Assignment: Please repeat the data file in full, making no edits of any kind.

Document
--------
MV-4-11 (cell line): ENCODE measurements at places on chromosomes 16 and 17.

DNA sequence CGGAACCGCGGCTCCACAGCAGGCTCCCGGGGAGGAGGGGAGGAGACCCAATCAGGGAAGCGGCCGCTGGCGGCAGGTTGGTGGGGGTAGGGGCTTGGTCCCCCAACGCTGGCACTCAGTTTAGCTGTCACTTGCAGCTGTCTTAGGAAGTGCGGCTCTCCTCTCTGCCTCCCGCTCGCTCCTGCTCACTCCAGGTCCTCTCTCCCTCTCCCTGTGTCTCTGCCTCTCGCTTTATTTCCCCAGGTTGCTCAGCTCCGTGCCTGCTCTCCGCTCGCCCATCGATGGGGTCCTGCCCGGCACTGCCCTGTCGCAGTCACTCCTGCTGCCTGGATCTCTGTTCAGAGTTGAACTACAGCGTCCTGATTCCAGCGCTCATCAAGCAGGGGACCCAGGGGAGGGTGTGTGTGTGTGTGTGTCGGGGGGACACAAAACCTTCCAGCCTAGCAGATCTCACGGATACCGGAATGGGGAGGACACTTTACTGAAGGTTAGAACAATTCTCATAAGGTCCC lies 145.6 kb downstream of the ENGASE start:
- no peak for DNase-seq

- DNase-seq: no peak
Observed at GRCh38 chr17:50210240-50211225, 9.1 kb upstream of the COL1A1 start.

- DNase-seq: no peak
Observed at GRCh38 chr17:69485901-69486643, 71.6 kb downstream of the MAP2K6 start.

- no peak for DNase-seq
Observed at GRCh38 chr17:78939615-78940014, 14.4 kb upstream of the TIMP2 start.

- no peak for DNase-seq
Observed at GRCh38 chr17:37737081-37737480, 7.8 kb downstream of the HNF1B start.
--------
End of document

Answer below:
MV-4-11 (cell line): ENCODE measurements at places on chromosomes 16 and 17.

DNA sequence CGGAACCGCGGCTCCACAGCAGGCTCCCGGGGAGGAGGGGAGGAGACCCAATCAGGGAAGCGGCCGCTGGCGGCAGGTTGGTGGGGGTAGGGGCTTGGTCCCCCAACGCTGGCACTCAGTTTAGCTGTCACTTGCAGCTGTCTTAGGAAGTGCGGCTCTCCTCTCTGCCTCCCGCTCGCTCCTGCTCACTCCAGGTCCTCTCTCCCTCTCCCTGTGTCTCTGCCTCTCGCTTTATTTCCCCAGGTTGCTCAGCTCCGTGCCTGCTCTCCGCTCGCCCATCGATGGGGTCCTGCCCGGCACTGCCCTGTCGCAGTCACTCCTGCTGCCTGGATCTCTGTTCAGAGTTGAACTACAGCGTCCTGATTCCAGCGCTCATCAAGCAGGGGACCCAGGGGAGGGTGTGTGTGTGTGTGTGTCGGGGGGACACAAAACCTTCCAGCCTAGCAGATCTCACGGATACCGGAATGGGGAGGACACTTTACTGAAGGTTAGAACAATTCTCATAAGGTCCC lies 145.6 kb downstream of the ENGASE start:
- no peak for DNase-seq

- DNase-seq: no peak
Observed at GRCh38 chr17:50210240-50211225, 9.1 kb upstream of the COL1A1 start.

- DNase-seq: no peak
Observed at GRCh38 chr17:69485901-69486643, 71.6 kb downstream of the MAP2K6 start.

- no peak for DNase-seq
Observed at GRCh38 chr17:78939615-78940014, 14.4 kb upstream of the TIMP2 start.

- no peak for DNase-seq
Observed at GRCh38 chr17:37737081-37737480, 7.8 kb downstream of the HNF1B start.